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Seasonal and Circadian Changes in the Home Ranges of Reintroduced Persian Fallow Deer

Amir Perelberg, David Saltz, Shirli Bar-David, Amit Dolev and Yoram Yom-Tov
The Journal of Wildlife Management
Vol. 67, No. 3 (Jul., 2003), pp. 485-492
Published by: Wiley on behalf of the Wildlife Society
DOI: 10.2307/3802706
Stable URL: http://www.jstor.org/stable/3802706
Page Count: 8
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Seasonal and Circadian Changes in the Home Ranges of Reintroduced Persian Fallow Deer
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Abstract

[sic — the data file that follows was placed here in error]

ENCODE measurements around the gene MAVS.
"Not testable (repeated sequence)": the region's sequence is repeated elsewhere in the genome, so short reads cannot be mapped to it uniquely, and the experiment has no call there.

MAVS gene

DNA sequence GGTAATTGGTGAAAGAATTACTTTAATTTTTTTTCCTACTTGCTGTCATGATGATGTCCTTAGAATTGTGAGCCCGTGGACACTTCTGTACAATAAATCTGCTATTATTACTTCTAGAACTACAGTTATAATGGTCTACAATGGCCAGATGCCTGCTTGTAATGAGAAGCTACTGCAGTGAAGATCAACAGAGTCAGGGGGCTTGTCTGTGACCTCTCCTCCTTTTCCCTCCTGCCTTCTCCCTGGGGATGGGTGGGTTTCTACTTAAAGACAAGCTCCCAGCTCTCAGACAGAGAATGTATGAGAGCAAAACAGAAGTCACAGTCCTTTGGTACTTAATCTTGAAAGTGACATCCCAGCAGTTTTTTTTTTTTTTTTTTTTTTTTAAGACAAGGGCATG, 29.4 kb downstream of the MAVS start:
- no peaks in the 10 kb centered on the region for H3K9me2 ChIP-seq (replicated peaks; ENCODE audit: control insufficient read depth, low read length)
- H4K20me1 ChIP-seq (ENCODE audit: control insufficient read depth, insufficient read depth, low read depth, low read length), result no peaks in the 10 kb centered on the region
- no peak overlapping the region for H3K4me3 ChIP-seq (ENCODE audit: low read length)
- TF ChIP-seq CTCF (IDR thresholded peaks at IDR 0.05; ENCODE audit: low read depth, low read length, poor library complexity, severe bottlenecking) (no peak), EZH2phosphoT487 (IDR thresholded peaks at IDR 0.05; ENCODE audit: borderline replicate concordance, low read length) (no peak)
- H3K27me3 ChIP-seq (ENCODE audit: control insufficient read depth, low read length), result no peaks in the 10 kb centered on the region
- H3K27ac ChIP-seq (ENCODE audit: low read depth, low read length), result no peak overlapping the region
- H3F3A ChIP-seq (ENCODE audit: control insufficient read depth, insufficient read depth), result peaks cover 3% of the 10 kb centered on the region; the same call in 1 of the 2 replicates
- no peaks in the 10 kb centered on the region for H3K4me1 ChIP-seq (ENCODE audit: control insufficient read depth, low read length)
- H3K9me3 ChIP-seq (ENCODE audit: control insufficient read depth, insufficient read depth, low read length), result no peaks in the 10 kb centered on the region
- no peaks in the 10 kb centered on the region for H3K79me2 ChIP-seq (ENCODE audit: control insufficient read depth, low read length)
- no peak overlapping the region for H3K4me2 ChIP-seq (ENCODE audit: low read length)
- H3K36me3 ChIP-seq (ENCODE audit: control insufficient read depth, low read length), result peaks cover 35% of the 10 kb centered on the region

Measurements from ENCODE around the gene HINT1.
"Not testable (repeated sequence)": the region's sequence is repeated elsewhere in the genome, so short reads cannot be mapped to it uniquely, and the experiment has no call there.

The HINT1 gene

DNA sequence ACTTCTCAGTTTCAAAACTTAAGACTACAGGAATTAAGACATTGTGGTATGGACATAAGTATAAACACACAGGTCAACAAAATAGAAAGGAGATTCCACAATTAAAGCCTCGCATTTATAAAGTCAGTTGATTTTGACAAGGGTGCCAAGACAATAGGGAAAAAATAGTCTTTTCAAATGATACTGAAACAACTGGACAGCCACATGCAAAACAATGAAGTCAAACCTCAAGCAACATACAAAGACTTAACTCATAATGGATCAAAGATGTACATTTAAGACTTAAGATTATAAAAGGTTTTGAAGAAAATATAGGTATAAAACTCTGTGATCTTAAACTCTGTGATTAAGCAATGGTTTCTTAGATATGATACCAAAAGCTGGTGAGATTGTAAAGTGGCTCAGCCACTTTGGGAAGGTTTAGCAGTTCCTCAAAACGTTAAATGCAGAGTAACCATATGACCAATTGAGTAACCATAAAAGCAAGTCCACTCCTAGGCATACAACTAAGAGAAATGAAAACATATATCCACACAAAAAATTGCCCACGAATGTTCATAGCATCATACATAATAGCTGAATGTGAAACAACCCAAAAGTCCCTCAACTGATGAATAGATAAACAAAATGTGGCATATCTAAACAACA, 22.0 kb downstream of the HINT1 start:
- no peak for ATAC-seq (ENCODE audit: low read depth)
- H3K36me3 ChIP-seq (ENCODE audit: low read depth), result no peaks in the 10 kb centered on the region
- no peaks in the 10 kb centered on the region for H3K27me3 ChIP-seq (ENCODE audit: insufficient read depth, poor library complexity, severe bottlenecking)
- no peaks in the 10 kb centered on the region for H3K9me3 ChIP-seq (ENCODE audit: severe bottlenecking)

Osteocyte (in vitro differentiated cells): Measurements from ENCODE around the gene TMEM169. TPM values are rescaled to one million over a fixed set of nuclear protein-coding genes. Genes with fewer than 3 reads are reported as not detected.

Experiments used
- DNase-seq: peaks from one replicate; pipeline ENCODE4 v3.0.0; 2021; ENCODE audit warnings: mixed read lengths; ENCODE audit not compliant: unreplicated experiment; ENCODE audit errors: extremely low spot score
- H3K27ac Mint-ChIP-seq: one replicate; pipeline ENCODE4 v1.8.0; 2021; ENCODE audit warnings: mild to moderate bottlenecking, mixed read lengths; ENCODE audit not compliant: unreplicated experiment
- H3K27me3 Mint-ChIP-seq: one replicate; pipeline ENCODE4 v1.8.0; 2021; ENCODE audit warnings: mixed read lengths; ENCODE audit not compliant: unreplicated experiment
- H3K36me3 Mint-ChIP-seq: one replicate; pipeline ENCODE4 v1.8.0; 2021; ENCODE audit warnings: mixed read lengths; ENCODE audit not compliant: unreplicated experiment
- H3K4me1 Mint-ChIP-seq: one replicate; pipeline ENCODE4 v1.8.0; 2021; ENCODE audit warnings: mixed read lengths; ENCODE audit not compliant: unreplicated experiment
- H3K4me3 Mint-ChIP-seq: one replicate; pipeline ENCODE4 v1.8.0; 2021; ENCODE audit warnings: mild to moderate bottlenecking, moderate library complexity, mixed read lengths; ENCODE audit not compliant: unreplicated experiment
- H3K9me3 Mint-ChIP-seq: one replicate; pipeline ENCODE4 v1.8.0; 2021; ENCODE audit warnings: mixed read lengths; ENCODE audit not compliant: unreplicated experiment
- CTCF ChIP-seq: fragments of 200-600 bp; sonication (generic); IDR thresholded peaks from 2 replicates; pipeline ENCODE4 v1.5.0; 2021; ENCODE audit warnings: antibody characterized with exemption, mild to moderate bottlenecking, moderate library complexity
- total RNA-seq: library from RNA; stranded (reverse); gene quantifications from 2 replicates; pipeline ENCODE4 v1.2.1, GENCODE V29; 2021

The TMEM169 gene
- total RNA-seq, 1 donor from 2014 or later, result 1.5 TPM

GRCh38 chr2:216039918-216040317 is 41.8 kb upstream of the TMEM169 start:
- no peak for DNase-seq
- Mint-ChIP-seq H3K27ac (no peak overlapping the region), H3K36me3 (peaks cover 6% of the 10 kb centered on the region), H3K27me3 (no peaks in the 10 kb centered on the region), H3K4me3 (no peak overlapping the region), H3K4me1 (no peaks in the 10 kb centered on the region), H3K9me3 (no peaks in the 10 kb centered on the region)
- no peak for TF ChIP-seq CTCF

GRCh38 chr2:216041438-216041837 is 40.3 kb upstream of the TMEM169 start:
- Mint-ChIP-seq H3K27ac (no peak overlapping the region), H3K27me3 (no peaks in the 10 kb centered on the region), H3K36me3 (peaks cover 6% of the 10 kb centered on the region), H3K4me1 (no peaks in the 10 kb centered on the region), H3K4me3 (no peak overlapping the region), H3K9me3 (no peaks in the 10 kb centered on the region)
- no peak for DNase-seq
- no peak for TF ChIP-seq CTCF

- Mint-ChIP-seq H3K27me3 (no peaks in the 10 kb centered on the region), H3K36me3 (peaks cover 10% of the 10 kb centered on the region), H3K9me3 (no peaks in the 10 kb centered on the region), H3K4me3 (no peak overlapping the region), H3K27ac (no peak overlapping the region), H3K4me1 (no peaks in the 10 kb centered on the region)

The Persian fallow deer (Dama mesopotamica)-among the rarest deer species in the world-has been gradually reintroduced, using individuals from a captive-bred population, in northern Israel since September 1996. As of October 2000, >80 animals were in the wild population. We studied seasonal and circadian attributes of deer home ranges to assess the success of the reintroduction in terms of behavioral adjustments to the wild. We used radiotelemetry to determine locations and analyzed home ranges with the adaptive kernel method. We defined 3 seasons: fawning (Mar-Jun), rut (Jul-Oct), and winter (Nov-Feb). For females (n = 16), rut home ranges were significantly larger than winter home ranges (449 ± 45 ha [mean ± SE] vs. 384 ± 36 ha, $P_{1,15}=0.013$). During fawning, female home ranges were intermediate (424 ± 51 ha). Males (n = 5) increased their home ranges in rut season (820 ± 162 ha [mean ± SE], P < 0.012) and shifted their locations toward the release point. In winter, males significantly decreased their home ranges (584 ± 158 ha, P < 0.012), shifted their locations away from the release point, and almost no overlap of core areas was noticeable (1.8% overlap). In fawning (the time of antler casting and regrowth), males continued to shift away from the release point and decreased home ranges (358 ± 66 ha, P = 0.049) with almost no overlapping of core areas (0.06% overlap). No statistically significant differences were found between day home ranges (males [n = 5]: 621 ± 220 ha [mean ± SD], females [n = 16]: 402 ± 164) and night home ranges (males: 482 ± 145, females: 389 ± 183), although day core areas tended to be larger (in all males and 12 of 16 females). All documented aspects of seasonality in females and male home ranges are in accordance with the annual reproduction cycle, and are related to seasonal food availability. These results, combined with previous works, suggest that so far, the reintroduced Persian fallow deer have adjusted well to living in the wild and that the chances of achieving a self-sustaining wild population are good. However, further research for extended period should verify these conclusions.

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